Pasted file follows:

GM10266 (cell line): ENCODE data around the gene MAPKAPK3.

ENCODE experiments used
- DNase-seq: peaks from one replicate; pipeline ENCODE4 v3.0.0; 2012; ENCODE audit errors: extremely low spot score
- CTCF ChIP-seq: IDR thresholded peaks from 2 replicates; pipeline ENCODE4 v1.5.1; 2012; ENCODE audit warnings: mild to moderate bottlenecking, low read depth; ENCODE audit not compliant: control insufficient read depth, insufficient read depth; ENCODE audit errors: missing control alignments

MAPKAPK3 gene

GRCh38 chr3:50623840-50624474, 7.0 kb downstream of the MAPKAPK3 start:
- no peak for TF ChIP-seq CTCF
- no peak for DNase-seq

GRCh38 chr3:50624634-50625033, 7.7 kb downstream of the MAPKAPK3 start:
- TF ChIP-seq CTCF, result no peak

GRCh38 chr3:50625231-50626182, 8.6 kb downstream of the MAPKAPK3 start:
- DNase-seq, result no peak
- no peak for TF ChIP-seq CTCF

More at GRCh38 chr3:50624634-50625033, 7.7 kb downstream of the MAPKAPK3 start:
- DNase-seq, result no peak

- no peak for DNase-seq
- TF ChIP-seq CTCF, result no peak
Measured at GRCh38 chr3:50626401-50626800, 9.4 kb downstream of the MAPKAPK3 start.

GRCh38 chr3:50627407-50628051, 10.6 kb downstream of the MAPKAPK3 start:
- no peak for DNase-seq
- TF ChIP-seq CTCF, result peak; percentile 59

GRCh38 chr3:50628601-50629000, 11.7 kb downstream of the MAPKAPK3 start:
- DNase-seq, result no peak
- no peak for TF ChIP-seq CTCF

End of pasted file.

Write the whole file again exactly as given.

GM10266 (cell line): ENCODE data around the gene MAPKAPK3.

ENCODE experiments used
- DNase-seq: peaks from one replicate; pipeline ENCODE4 v3.0.0; 2012; ENCODE audit errors: extremely low spot score
- CTCF ChIP-seq: IDR thresholded peaks from 2 replicates; pipeline ENCODE4 v1.5.1; 2012; ENCODE audit warnings: mild to moderate bottlenecking, low read depth; ENCODE audit not compliant: control insufficient read depth, insufficient read depth; ENCODE audit errors: missing control alignments

MAPKAPK3 gene

GRCh38 chr3:50623840-50624474, 7.0 kb downstream of the MAPKAPK3 start:
- no peak for TF ChIP-seq CTCF
- no peak for DNase-seq

GRCh38 chr3:50624634-50625033, 7.7 kb downstream of the MAPKAPK3 start:
- TF ChIP-seq CTCF, result no peak

GRCh38 chr3:50625231-50626182, 8.6 kb downstream of the MAPKAPK3 start:
- DNase-seq, result no peak
- no peak for TF ChIP-seq CTCF

More at GRCh38 chr3:50624634-50625033, 7.7 kb downstream of the MAPKAPK3 start:
- DNase-seq, result no peak

- no peak for DNase-seq
- TF ChIP-seq CTCF, result no peak
Measured at GRCh38 chr3:50626401-50626800, 9.4 kb downstream of the MAPKAPK3 start.

GRCh38 chr3:50627407-50628051, 10.6 kb downstream of the MAPKAPK3 start:
- no peak for DNase-seq
- TF ChIP-seq CTCF, result peak; percentile 59

GRCh38 chr3:50628601-50629000, 11.7 kb downstream of the MAPKAPK3 start:
- DNase-seq, result no peak
- no peak for TF ChIP-seq CTCF